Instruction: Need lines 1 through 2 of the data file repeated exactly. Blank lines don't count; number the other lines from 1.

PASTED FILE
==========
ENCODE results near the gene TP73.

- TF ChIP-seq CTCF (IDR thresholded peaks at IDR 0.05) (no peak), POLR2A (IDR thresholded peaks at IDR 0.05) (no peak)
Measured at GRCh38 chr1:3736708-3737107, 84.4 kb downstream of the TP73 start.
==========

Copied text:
ENCODE results near the gene TP73.

- TF ChIP-seq CTCF (IDR thresholded peaks at IDR 0.05) (no peak), POLR2A (IDR thresholded peaks at IDR 0.05) (no peak)